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TSA requires U.S. rail and airports to strengthen cybersecurity

  • ASSOCIATED PRESS / 2020
                                TSA officers wear protective masks at a security screening area at Seattle-Tacoma International Airport Monday, in SeaTac, Wash.

    ASSOCIATED PRESS / 2020

    TSA officers wear protective masks at a security screening area at Seattle-Tacoma International Airport Monday, in SeaTac, Wash.

RICHMOND, Va. >> The Transportation Security Administration is issuing new directives and recommendations aimed at strengthening the cybersecurity defenses of U.S. rail and airport operators.

The Biden administration said the requirements made public Thursday are part of a broader effort at protecting the nation’s critical infrastructure from ongoing cyberespionage and a surge in disruptive ransomware attacks.

“These new cybersecurity requirements and recommendations will help keep the traveling public safe,” Homeland Security Secretary Alejandro Mayorkas said in a statement. He had previously previewed the new regulations in October.

The new TSA directives require most passenger and freight rail operators to identify a cybersecurity point person, report incidents within 24 hours to the Cybersecurity and Infrastructure Security Agency, conduct a vulnerability assessment and develop a contingency and recovery plan in case of malicious cyber activity. They go into effect at the end of the year and the TSA said it is making similar changes to requirements for airport operators.

The TSA said it is recommending but not mandating cybersecurity requirements to some smaller and lower-risk rail and airport operators.

The new regulations are similar to ones issued in May for pipeline operators following the Colonial Pipeline ransomware attack that disrupted gas supplies in several states.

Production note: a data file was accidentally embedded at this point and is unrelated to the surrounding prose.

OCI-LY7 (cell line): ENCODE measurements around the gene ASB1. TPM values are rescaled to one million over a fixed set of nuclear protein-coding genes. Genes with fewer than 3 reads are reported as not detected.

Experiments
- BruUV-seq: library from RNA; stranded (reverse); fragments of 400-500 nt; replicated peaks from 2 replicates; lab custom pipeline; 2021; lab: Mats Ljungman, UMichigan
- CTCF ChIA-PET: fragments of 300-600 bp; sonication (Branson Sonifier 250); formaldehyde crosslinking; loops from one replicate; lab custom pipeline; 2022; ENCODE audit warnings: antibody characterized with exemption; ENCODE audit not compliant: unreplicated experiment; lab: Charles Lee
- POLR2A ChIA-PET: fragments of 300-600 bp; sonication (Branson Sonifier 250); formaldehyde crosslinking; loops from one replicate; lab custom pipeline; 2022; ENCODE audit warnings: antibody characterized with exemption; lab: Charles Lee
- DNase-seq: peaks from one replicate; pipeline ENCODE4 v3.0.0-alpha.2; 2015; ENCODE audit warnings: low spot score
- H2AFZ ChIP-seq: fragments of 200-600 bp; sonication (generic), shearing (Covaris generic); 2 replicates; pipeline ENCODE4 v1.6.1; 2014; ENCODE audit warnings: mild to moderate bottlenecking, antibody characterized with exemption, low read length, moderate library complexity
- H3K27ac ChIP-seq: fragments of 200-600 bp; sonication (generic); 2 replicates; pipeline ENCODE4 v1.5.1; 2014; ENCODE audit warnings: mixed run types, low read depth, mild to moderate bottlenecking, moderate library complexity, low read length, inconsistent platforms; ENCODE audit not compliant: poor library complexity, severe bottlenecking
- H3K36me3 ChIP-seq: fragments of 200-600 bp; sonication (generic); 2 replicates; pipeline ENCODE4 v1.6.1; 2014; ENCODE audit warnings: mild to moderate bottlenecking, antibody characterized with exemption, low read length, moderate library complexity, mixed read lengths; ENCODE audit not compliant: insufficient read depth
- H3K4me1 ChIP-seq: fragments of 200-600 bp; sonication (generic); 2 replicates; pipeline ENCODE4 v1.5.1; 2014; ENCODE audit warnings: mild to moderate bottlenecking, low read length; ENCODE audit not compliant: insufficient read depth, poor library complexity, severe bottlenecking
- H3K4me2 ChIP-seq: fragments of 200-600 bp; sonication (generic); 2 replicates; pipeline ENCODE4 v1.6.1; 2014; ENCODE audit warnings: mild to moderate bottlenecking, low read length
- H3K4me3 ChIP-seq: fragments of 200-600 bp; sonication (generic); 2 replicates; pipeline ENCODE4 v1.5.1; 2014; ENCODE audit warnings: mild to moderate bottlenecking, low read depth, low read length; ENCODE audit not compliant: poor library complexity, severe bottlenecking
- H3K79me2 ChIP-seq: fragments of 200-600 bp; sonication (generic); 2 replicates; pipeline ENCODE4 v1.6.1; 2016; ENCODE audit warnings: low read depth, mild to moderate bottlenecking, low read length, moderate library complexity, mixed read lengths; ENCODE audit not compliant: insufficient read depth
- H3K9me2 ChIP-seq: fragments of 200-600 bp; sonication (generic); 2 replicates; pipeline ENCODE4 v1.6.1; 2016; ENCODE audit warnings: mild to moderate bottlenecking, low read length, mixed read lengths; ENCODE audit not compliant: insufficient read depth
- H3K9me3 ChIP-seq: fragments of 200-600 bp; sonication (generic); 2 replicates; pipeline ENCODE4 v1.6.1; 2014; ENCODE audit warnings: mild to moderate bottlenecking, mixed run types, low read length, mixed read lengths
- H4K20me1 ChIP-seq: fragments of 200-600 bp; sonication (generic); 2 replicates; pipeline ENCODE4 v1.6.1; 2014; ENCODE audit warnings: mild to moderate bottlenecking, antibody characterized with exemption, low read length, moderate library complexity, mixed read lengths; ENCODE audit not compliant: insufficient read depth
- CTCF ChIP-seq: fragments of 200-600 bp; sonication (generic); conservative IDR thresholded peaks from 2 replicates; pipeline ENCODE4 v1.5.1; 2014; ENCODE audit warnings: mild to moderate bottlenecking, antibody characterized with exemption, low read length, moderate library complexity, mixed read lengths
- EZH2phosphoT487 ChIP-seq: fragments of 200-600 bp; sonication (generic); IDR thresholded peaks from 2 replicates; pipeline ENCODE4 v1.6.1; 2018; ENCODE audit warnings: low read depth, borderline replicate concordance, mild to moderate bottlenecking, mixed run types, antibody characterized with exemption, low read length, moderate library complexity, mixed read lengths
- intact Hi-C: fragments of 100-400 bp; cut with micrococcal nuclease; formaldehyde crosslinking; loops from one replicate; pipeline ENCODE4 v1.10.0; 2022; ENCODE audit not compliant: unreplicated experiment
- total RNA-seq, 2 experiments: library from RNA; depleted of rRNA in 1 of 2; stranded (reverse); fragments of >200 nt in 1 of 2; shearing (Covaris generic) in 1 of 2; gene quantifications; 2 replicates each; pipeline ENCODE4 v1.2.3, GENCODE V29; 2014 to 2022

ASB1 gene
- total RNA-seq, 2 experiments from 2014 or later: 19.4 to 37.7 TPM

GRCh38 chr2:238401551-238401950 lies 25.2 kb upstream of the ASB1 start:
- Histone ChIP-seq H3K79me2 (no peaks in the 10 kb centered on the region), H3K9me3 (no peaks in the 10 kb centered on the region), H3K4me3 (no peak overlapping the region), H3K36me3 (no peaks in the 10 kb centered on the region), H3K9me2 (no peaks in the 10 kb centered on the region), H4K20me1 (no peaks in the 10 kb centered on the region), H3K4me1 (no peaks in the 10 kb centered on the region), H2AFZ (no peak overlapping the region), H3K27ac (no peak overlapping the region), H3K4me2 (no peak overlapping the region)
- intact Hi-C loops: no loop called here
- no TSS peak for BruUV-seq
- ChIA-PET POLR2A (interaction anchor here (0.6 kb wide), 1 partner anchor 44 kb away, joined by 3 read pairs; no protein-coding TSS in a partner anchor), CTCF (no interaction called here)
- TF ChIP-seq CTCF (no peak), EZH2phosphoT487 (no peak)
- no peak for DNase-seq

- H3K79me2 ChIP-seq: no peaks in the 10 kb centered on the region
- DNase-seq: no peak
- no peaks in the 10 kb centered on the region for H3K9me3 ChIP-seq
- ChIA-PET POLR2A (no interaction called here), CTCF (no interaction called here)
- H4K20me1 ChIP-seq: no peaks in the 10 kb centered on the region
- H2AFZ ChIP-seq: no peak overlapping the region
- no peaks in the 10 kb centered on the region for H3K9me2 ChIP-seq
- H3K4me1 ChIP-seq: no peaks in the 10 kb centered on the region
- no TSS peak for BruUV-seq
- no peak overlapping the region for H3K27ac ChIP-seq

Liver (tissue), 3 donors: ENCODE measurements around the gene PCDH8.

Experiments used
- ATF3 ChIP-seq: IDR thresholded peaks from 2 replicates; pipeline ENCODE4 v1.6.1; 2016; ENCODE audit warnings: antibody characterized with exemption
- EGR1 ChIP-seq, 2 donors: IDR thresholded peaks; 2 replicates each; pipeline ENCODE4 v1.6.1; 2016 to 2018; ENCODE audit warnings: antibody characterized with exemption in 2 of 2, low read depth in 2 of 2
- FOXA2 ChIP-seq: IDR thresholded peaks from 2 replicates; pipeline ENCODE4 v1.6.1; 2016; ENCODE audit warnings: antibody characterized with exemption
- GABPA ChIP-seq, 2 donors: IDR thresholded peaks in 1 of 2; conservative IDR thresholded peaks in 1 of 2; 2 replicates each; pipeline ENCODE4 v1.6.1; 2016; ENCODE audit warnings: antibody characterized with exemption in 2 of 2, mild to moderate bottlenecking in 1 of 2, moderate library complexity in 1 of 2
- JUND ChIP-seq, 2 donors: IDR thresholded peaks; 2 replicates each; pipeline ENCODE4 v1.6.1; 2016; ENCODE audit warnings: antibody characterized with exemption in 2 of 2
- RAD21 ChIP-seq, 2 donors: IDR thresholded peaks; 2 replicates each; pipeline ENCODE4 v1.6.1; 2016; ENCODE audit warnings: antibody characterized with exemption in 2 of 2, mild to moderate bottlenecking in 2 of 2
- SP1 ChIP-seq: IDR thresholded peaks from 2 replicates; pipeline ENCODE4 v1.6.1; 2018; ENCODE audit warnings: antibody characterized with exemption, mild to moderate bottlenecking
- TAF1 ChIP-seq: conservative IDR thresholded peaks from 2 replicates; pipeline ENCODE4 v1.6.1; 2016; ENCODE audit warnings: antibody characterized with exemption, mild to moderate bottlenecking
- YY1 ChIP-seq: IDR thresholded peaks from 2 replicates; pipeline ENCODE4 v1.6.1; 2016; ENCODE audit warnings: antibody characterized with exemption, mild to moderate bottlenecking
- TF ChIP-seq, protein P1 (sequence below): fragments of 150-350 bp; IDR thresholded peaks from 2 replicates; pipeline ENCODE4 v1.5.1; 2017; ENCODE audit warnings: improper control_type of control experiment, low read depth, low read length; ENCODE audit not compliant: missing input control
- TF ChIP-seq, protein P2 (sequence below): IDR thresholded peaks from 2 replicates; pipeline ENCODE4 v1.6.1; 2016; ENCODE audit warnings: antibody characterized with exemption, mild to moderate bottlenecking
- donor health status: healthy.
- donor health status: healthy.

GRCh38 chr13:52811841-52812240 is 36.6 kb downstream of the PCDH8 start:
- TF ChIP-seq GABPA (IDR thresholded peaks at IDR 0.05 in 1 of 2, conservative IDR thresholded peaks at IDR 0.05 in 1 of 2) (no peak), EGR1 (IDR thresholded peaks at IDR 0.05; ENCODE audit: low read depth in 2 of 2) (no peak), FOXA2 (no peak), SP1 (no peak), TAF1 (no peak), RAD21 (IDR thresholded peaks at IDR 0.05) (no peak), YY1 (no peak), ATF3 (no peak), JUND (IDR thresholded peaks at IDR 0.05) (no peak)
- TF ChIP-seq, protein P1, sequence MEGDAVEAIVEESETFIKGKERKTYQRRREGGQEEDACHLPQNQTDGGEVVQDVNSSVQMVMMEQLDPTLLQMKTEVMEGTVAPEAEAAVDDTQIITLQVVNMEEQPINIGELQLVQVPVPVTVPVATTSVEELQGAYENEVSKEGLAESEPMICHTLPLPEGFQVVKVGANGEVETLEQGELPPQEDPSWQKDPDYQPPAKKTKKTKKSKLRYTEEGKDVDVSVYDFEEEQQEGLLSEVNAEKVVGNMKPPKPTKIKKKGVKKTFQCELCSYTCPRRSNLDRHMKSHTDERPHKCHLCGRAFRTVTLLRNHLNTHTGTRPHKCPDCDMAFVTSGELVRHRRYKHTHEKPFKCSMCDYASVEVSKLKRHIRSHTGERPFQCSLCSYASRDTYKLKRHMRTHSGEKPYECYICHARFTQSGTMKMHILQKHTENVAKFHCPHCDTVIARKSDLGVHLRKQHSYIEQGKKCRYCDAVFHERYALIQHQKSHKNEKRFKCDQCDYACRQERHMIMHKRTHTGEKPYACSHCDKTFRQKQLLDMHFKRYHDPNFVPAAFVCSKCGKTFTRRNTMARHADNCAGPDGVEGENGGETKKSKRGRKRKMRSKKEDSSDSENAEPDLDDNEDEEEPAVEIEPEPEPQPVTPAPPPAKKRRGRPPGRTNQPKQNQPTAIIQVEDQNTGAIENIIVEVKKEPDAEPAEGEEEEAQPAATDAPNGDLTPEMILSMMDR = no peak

Republican lawmakers have expressed concern that the TSA has crafted new cybersecurity directives without enough transparency and input from affected industries.

“We believe that care must be taken to avoid unnecessarily burdensome requirements that shift resources away from responding to cyberattacks to regulatory compliance,” a group of Republican senators said in an October letter to DHS’ Office of Inspector General asking for a review of TSA’s process for developing new cybersecurity regulations.

Victoria Newhouse, a TSA deputy assistant administrator, said at a congressional hearing Thursday that the agency had worked closely with private industry officials in crafting the regulations. She said that included a classified briefing with freight and passenger rail executives earlier this week to share intelligence reports about cyber threats to their industry and to solicit input on regulations.

The Biden administration has been pushing aggressively for greater private sector reporting of cyber incidents to the federal government. The Justice Department recently indicated it would sue government contractors and other companies who receive U.S. government grants if they fail to report breaches of their computer systems or misrepresent their cybersecurity practices.

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